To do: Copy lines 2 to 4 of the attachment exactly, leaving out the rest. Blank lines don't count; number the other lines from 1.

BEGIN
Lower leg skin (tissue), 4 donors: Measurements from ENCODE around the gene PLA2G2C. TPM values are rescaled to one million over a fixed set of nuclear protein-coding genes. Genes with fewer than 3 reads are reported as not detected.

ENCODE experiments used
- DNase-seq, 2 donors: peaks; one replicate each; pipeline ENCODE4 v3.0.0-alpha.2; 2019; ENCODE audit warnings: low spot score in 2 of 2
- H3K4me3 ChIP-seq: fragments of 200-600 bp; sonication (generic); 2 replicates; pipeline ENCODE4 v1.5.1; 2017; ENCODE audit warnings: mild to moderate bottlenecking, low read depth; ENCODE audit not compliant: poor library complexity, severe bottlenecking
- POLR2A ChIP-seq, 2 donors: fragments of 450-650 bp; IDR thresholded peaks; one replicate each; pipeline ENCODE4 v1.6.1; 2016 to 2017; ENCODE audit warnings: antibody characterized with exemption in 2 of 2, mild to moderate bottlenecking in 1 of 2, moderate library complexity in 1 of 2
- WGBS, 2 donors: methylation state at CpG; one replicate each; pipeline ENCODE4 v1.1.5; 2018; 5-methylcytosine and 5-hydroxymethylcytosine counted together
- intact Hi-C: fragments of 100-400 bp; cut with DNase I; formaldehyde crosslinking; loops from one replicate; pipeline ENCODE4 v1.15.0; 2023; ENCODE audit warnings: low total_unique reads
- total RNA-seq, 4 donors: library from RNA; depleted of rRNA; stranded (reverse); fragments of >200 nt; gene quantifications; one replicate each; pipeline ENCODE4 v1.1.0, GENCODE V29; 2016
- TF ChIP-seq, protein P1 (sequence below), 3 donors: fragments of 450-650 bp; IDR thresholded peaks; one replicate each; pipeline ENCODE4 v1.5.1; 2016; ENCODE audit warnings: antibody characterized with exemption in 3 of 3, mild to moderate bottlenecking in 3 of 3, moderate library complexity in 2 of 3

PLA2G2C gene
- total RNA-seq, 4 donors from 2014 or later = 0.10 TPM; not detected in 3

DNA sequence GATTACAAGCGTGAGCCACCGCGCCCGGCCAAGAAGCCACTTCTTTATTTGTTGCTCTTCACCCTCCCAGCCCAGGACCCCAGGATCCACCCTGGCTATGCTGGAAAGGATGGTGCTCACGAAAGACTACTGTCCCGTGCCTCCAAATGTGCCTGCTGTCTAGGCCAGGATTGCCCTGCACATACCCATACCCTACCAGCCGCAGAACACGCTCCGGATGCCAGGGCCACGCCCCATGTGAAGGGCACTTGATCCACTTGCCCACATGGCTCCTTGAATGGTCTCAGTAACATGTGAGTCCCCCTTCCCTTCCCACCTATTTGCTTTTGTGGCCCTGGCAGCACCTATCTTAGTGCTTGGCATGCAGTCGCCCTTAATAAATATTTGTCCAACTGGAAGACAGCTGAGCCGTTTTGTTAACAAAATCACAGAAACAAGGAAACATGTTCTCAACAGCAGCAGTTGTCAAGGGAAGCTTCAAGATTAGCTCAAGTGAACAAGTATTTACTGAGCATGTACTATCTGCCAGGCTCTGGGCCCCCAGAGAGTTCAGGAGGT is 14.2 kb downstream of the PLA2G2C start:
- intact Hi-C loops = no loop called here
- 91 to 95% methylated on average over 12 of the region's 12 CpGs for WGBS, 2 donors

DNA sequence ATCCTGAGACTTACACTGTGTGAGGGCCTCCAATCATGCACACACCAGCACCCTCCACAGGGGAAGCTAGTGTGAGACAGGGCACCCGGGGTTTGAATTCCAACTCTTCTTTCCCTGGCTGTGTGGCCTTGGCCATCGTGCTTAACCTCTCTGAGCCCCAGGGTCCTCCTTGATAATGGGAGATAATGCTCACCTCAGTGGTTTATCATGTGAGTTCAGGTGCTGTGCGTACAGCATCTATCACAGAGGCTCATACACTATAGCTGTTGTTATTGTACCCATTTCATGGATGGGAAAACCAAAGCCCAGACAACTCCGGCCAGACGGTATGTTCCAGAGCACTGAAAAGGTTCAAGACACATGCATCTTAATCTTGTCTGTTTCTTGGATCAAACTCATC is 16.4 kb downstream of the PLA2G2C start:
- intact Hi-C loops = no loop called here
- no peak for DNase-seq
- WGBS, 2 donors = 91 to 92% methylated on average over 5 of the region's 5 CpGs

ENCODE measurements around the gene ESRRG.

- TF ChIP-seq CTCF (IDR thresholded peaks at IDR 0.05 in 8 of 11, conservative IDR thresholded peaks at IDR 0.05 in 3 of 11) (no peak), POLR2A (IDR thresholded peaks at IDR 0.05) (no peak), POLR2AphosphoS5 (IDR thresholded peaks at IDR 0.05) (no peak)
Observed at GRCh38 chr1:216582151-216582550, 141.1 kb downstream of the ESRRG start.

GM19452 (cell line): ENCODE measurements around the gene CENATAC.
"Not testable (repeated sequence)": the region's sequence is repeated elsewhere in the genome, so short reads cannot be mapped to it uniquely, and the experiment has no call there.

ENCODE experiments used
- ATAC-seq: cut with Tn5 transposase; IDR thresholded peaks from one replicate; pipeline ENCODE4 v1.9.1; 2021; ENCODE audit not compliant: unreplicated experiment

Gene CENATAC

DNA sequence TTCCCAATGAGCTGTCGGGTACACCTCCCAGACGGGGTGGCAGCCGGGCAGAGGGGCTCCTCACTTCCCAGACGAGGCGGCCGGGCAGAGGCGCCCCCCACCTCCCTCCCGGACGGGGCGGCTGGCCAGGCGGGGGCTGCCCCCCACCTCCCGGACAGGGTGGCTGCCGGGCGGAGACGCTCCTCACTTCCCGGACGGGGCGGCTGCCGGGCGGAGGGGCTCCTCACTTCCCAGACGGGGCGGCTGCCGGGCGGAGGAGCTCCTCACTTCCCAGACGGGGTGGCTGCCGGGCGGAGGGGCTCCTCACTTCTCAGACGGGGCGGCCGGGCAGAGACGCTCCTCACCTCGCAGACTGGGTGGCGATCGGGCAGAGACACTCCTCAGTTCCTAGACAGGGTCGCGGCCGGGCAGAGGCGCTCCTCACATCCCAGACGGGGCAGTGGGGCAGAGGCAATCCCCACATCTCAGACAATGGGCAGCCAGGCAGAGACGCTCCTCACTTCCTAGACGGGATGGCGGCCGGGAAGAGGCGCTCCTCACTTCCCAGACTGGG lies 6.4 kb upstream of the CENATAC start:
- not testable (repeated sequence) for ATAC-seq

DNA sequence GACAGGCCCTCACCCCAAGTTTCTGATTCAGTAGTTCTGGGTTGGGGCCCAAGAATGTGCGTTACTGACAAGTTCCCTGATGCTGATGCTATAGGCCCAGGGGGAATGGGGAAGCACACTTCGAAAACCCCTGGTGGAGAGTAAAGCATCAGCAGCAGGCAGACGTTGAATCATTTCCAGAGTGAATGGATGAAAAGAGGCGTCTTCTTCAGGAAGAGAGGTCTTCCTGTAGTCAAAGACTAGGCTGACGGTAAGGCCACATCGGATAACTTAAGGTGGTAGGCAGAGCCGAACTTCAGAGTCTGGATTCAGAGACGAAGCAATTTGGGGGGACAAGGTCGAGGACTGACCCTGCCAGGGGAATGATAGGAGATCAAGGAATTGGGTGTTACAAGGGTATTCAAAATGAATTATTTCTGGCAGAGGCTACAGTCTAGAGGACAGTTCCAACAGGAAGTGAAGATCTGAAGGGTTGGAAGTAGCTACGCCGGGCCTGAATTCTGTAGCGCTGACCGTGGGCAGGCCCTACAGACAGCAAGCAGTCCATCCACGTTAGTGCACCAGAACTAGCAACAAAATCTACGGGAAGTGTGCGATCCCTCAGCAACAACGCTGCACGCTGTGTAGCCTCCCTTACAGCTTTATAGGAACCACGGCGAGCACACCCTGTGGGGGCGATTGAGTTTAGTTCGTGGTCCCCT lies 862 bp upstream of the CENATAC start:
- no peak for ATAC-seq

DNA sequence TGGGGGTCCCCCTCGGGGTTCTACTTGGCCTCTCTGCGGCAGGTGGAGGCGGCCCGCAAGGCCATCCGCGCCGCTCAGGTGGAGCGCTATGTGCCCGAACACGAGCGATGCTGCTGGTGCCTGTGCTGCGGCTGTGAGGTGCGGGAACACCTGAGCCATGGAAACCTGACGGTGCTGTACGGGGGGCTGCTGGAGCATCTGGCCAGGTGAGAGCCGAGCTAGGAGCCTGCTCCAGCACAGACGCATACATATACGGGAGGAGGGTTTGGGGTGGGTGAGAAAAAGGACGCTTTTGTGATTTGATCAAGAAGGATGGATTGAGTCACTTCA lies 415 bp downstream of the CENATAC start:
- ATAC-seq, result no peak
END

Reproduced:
ENCODE experiments used
- DNase-seq, 2 donors: peaks; one replicate each; pipeline ENCODE4 v3.0.0-alpha.2; 2019; ENCODE audit warnings: low spot score in 2 of 2
- H3K4me3 ChIP-seq: fragments of 200-600 bp; sonication (generic); 2 replicates; pipeline ENCODE4 v1.5.1; 2017; ENCODE audit warnings: mild to moderate bottlenecking, low read depth; ENCODE audit not compliant: poor library complexity, severe bottlenecking